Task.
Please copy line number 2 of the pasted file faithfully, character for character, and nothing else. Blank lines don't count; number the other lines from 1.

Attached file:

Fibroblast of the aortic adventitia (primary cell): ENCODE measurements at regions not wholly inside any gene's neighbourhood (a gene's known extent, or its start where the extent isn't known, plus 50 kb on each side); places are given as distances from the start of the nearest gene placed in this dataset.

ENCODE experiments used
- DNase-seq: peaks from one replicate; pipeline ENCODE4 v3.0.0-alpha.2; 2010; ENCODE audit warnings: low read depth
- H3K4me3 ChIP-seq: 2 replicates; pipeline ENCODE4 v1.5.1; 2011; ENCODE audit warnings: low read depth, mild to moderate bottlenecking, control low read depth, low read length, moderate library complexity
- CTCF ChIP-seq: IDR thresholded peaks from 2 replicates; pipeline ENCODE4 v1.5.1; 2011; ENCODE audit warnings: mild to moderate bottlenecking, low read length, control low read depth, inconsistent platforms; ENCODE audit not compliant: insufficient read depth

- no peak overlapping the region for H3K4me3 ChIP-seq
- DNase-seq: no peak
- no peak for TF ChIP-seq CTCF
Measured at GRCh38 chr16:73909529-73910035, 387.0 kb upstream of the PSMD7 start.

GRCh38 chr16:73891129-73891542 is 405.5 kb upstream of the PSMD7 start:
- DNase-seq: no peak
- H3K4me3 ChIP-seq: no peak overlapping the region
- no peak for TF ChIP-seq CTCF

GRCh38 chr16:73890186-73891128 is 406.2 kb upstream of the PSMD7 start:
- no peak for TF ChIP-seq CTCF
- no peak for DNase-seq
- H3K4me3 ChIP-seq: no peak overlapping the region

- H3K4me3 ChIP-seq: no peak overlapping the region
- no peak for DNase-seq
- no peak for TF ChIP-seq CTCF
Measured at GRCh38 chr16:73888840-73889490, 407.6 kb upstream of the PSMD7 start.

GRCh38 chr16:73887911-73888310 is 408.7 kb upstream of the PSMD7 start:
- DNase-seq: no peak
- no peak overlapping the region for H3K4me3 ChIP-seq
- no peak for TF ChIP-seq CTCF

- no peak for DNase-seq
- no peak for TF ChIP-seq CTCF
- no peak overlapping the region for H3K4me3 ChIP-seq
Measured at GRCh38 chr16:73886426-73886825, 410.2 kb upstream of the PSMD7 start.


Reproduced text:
ENCODE experiments used